Over the summer, The Green Web Foundation is running a project with Wikirate, who you might describe as a non-profit dedicated to the concept of “Wikipedia, for corporate social responsibility data”. We’re looking for volunteers to help create a dataset, to help understand how much of the internet is covered by credible Net Zero targets. Read on to learn more, and how to get involved.
We are working towards a fossil free internet by 2030. For that to be possible, the organisations that effectively run significant parts of the internet need to:
- make ambitious commitments on climate
- follow through on them with action
We’ve also mentioned before how the existence of a Net Zero target is increasingly a sign of some ambition – and while not every net zero target is equal, there are at least things you can look for to see if a company is taking climate action seriously. You can look for things like the existence of interim goals, and in particular ones for 2025. Most of the time, if you have an interim target for 2025, the chances are that you have action planned this year and next to meet it.
How do we do this for the internet?
Which companies are leaders, and which ones are laggards when it comes to the internet though, and where do we start?
One way to start finding this out is to look at which companies operate the infrastructure that is used the most – this will give you an idea of how much of a key player they are.
Once you have that, you need to see how ambitious each company is. If you have access to an open, public database of sustainablity information, you can start drawing some conclusions.
And once you have these two sets of data, you can start with the largest companies that make up the largest parts of the internet, working downwards through the list to get an idea of how much of the internet is covered relatively quickly. Simply because the largest players are just so huge now.
Working with open data, and fellow travellers.
Doing something like this is much easier with help.
Who makes up most of the internet?
If you want to see which organisations make up most of the usage of the internet, then it might be a good idea to see what data a networking company has. For example, a large networking equipment company that most of the world’s internet traffic in the world passes through. With this in mind, we’ve chosen the Cisco Systems Umbrella Popularity List. This is a freely available list of the top million domains by usage, published every day since 2016.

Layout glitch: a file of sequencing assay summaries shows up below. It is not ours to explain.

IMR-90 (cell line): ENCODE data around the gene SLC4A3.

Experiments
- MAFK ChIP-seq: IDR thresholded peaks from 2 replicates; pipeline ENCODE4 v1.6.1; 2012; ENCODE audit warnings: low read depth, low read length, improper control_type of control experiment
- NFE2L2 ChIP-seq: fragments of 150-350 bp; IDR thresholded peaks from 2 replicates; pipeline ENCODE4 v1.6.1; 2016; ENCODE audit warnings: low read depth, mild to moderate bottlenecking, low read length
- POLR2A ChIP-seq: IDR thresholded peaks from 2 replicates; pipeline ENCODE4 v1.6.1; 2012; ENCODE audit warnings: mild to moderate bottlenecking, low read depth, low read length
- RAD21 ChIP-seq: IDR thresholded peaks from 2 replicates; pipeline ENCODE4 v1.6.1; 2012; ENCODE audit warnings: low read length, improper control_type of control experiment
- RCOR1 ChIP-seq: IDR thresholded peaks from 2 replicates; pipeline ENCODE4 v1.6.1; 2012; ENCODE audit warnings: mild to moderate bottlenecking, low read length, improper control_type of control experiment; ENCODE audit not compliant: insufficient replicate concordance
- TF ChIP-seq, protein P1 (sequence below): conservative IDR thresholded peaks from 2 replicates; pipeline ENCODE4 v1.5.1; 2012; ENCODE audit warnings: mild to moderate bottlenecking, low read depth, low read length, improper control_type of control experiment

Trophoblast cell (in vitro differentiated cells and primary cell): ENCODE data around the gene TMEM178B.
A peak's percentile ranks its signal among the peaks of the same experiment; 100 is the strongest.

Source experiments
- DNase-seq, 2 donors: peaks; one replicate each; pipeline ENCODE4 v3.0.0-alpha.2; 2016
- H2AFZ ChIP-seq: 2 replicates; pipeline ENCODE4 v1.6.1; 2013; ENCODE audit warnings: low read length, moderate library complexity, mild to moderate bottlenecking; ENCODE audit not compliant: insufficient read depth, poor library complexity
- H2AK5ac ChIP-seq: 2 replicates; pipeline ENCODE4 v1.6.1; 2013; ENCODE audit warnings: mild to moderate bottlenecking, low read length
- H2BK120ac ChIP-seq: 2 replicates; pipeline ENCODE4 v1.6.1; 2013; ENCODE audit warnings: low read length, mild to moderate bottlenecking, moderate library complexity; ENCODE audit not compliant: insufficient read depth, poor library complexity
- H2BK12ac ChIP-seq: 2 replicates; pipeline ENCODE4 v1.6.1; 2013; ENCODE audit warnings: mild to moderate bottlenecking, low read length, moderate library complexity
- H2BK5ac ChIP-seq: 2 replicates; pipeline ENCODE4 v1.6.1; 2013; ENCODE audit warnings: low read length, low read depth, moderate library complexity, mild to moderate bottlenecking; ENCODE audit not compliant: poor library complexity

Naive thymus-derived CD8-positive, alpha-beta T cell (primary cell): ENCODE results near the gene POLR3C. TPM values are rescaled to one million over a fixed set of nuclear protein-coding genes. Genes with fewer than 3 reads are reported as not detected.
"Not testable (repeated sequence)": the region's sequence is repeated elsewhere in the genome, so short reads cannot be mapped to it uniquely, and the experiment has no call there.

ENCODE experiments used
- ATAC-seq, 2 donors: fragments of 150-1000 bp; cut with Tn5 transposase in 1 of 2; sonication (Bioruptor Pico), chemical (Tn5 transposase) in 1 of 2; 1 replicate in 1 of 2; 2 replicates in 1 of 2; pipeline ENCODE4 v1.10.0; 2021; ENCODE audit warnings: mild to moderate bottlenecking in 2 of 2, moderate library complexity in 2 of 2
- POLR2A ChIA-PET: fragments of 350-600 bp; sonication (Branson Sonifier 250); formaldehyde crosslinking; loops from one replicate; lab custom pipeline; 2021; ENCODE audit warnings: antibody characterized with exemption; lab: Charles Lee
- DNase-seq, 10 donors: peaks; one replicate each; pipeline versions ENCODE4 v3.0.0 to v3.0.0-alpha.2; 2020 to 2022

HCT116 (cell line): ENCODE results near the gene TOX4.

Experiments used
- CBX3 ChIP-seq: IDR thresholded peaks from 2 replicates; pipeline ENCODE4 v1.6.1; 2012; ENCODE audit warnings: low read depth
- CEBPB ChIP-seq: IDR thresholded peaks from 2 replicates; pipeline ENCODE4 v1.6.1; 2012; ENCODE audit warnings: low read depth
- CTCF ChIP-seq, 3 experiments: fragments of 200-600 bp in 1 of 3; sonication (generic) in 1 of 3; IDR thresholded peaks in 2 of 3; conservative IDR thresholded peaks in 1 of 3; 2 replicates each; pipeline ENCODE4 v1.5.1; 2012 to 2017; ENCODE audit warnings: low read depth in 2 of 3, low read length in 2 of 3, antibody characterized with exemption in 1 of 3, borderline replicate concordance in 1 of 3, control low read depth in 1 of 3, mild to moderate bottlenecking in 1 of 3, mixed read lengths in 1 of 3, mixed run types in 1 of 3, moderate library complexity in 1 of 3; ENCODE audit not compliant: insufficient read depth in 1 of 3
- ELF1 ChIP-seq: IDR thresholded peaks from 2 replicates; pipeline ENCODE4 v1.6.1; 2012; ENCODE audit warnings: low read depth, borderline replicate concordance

The popularity list contains our most queried domains based on passive DNS usage across our Umbrella global network of more than 100 Billion requests per day with 65 million unique active users, in more than 165 countriesCisco Systems Umbrella
That seems a good place to start.
How fast are these companies moving in terms of climate action?
We still need to find some supporting evidence for these companies, and this is where working with a bunch of the fellow travellers at Wikirate makes sense.
For the last ten years, a community of sustainability professionals, students, activists, and academics has been creating a shared resource of public environmental reports, statements, and data for as many companies as possible. Then making it available to everyone for free as open data.
What’s more, this data is maintained like a wiki. So anyone can improve the data as new data comes out. When someone asks a question that can be answered by the data, anyone can help research to build a common resource of answers.
Which leads us to the our project…
Help build an shared open dataset tracking how much of the internet is covered by Net Zero targets
- want to know how quickly the largest companies on the internet are moving in terms of climate, so they can be held to account;
- are prepared to help crowdsource this information on the Wikirate platform for anyone else in the world to use as well.
You’ll learn how to use Wikirate to research companies, and their sustainability records, learn more about the project, and how spending just 1 an hour over the summer can help build a useful dataset. It will help everyone who is interested to understand how the companies most able to green the internet are responding to the climate crisis, and who pressure to move faster.
You can sign up now to join the virtual event listed on Meetup, but if you can’t make session on Friday 21st, there will be a series of virtual and physical events over the summer, and ways to collaborate online in a dedicated space in the free-to-join ClimateAction.tech online community.